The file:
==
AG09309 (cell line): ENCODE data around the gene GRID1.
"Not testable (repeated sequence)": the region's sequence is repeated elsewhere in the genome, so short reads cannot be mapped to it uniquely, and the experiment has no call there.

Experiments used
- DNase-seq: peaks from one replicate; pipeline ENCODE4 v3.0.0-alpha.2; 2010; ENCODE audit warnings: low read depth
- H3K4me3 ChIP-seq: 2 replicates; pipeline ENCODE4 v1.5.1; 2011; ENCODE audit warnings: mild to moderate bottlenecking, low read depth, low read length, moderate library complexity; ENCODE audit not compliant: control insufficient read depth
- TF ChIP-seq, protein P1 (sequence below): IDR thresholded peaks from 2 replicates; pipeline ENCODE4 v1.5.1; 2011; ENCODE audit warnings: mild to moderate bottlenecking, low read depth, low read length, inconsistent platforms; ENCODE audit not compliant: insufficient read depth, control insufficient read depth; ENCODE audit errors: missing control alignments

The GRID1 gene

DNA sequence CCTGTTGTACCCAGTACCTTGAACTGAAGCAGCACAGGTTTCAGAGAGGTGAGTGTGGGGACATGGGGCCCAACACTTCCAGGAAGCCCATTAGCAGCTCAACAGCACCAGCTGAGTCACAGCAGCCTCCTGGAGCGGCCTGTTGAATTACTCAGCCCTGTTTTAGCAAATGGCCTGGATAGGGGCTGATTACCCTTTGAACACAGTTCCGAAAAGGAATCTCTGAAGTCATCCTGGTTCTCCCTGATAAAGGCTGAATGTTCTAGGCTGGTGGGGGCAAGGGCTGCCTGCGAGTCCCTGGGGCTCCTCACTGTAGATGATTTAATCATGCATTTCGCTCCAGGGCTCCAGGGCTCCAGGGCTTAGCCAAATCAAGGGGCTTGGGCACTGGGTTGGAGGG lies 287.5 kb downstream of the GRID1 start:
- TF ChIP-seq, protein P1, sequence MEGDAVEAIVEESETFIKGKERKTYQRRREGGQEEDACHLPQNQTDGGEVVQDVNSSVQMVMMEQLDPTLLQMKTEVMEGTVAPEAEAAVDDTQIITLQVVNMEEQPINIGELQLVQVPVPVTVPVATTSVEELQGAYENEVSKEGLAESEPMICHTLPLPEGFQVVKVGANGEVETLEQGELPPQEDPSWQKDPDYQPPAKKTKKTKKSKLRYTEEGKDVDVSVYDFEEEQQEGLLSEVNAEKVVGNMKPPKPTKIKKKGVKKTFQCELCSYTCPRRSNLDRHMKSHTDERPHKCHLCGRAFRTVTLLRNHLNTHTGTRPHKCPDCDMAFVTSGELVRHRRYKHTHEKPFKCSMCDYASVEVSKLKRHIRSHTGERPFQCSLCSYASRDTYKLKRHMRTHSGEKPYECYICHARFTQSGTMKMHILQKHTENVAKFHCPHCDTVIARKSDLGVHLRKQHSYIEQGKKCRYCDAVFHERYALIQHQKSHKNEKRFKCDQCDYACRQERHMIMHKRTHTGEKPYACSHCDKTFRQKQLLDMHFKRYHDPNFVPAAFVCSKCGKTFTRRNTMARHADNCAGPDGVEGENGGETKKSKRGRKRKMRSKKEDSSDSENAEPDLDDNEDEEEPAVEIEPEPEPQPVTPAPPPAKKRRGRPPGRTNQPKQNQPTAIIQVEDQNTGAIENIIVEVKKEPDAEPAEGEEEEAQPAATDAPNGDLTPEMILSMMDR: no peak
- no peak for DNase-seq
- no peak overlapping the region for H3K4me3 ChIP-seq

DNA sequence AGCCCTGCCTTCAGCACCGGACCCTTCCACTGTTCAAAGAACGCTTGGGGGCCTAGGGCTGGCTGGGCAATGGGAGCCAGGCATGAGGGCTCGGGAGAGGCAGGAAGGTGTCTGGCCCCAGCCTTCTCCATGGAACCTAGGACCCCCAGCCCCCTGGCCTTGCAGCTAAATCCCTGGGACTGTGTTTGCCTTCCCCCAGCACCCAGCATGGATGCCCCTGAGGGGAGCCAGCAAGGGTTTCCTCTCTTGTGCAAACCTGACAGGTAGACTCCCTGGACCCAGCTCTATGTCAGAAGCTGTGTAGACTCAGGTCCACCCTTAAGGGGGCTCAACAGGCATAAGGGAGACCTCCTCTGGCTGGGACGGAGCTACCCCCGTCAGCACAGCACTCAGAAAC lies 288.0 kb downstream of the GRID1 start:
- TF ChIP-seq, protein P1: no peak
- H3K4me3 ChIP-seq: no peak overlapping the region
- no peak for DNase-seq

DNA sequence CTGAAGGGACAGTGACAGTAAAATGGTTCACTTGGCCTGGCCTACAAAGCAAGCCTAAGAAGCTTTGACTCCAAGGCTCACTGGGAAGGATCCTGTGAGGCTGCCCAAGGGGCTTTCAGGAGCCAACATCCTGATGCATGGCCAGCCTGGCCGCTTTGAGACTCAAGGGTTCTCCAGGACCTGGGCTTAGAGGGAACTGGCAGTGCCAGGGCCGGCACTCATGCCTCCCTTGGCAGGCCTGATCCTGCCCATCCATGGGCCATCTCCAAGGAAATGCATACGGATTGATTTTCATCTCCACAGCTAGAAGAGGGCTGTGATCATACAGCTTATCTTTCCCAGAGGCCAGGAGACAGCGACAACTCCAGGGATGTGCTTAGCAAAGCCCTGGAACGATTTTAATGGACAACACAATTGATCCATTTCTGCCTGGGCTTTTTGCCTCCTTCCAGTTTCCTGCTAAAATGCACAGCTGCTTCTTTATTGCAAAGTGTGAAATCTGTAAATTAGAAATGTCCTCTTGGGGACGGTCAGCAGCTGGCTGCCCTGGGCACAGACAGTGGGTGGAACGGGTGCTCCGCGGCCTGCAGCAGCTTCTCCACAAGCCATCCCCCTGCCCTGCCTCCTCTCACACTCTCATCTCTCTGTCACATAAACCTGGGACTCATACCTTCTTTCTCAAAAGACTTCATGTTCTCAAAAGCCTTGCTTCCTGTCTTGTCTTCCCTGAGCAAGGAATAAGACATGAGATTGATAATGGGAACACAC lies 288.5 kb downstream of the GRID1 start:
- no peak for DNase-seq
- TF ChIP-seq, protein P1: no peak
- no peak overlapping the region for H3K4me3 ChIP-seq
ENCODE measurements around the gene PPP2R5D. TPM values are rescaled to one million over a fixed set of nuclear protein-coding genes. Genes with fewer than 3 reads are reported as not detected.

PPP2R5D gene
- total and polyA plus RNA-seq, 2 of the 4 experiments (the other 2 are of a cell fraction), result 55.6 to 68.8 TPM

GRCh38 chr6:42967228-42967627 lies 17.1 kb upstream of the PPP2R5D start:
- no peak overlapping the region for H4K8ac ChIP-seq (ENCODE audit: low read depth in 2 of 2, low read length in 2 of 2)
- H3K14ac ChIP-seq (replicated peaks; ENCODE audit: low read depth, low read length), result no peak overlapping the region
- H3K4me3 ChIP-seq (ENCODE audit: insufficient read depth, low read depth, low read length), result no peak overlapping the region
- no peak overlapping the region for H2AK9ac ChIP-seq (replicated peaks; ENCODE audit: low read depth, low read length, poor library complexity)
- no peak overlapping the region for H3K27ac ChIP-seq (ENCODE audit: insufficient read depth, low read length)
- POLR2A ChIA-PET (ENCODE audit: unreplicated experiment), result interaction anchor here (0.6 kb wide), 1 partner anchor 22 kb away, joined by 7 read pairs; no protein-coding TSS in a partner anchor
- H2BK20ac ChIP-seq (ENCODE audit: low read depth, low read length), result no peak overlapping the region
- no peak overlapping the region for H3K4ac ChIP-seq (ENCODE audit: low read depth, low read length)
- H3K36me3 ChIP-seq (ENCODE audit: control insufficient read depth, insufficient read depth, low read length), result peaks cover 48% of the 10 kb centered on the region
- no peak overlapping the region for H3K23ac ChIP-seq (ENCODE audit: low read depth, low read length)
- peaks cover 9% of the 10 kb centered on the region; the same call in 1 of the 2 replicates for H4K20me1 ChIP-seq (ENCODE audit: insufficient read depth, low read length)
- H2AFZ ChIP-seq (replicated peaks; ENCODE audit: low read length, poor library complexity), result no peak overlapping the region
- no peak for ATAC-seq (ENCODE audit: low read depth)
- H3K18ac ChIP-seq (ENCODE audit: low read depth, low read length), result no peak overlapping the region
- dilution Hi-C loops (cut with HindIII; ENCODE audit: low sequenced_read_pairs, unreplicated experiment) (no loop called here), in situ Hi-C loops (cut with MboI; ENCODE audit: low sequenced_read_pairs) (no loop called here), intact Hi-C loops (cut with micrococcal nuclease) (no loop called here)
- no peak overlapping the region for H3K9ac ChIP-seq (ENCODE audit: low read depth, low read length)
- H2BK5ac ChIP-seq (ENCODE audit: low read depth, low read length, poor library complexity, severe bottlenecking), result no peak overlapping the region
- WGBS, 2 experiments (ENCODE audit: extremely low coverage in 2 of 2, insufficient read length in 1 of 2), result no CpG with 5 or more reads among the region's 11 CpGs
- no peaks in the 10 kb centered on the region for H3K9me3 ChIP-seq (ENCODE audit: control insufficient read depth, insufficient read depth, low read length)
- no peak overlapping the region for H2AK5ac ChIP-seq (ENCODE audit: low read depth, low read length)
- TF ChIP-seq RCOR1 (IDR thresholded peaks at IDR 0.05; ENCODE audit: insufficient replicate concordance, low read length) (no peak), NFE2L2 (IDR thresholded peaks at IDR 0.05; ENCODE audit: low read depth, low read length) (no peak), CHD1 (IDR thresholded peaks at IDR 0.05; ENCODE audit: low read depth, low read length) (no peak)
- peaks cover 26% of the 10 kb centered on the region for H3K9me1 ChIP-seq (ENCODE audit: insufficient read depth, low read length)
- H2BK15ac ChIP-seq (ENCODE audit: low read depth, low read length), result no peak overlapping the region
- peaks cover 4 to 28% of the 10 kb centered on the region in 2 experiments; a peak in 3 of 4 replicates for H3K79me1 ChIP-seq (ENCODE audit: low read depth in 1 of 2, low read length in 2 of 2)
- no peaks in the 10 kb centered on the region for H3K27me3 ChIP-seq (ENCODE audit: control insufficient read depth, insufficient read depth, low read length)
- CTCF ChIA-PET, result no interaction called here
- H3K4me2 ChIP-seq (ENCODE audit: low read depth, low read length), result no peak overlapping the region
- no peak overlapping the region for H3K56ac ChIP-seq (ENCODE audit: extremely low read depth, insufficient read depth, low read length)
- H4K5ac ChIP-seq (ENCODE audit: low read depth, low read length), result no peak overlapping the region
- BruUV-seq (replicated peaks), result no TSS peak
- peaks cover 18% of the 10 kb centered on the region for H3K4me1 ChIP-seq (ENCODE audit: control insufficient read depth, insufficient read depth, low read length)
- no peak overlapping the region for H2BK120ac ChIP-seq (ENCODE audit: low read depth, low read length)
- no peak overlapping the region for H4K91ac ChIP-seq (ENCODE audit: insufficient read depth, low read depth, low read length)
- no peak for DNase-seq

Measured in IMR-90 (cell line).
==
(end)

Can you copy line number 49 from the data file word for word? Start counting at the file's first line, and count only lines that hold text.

- CTCF ChIA-PET, result no interaction called here